Americans are ditching Subway, and franchisees expect a wave of store closures — here’s what went wrong

  • Subway’s US store count fell by more than 900 this year.
  • Franchisees tell Business Insider that hundreds more stores are in danger of closure and that up to one-third of Subway locations in the US are unprofitable.
  • Subway’s crisis is linked to many factors: changing trends, a disgraced spokesman, internal conflict, and intense discounts.
  • “They can’t just toss a bunch of stuff on random bread products and expect it to impress an increasingly discerning public,” one marketing executive says.

Subway is in serious trouble.

The world’s largest restaurant chain is being left behind as consumers seek healthier, fresher food and as competitors offer them better options. Franchisees are protesting its promotions, and some are complaining about the quality of its products.

The chain is also struggling with oversaturation and internal conflict, making a quick turnaround difficult and more store closures likely in 2018.

The sandwich chain’s US store count has dropped by 909 this year, almost three times as many locations as the year before. Subway has 25,835 shops open and operating in the US, according to a representative, compared with 26,744 at the end of 2016.

But this year could just be the tip of the iceberg for Subway’s closures.

Business Insider spoke with three franchisees from different regions of the US about the state of the chain. They all say others are bracing themselves for more bad news and speculating on the state of the business.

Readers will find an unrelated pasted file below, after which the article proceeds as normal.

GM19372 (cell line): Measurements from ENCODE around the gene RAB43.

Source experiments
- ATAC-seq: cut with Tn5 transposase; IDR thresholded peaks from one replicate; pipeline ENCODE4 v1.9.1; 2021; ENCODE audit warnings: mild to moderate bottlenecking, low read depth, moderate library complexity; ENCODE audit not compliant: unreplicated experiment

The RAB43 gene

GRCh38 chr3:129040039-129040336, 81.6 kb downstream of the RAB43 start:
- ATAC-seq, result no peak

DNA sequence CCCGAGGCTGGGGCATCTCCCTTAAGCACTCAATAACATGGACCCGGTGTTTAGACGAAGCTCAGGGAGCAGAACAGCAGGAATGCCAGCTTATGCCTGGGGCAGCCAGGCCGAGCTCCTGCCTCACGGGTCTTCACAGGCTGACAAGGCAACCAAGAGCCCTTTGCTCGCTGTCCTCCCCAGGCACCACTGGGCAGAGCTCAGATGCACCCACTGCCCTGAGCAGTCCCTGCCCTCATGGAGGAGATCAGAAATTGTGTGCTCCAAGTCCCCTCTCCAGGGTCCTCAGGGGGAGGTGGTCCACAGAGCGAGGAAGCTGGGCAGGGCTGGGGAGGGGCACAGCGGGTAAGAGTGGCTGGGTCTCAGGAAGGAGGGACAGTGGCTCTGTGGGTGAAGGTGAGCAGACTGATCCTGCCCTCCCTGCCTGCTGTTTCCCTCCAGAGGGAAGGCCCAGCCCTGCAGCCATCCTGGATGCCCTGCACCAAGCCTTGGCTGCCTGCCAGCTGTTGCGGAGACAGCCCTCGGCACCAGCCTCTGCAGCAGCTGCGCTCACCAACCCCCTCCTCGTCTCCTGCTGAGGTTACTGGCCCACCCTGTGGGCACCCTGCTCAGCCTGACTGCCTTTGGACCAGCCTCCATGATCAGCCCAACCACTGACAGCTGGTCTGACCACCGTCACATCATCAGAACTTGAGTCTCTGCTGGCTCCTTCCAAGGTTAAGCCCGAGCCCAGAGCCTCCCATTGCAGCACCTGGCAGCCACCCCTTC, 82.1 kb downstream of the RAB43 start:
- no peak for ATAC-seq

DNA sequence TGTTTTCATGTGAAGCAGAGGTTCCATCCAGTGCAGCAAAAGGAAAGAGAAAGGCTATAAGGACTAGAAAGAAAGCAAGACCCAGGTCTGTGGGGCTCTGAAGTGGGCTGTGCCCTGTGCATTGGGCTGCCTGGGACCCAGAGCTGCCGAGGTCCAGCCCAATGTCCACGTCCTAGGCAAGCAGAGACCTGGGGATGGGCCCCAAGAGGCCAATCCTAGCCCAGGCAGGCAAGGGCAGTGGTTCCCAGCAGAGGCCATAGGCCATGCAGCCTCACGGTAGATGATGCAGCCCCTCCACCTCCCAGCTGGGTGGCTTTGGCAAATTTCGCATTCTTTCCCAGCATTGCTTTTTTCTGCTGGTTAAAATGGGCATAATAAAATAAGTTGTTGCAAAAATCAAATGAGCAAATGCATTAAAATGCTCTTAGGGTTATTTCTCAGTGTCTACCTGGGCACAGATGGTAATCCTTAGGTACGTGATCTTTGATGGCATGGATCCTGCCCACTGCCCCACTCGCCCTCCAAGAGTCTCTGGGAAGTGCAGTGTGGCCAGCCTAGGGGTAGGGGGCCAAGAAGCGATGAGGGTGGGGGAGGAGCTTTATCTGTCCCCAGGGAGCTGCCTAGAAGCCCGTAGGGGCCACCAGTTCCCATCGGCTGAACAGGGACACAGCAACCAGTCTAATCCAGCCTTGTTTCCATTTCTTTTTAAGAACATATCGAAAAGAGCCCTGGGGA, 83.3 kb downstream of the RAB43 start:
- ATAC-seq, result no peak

Citing internal conversations and national sales numbers, one estimated that up to one-third of Subway’s locations were unprofitable.

Another cited conversations with Subway’s development agents – franchisees responsible for developing an entire region – who are speculating that many more closings are on the way.

All of the franchisees spoke only on the condition of anonymity because of their relationship with the company. Subway is not publicly traded, so it doesn’t have to disclose much of its financial details.

Last week, news broke that roughly 400 franchisees were protesting the chain’s plan to bring back the $US5 footlong deal. On Monday, Subway’s head of North American marketing, Karlin Linhardt, resigned from the company.

And traffic has fallen 25% over the past five years, the New York Post reported, citing an internal memo it obtained.

Subway said it was “realigning markets to ensure the right Subway restaurants are in the right locations,” remodeling restaurants, introducing new products, and refining operations. A spokesman wouldn’t comment on the number of store closures expected in 2018.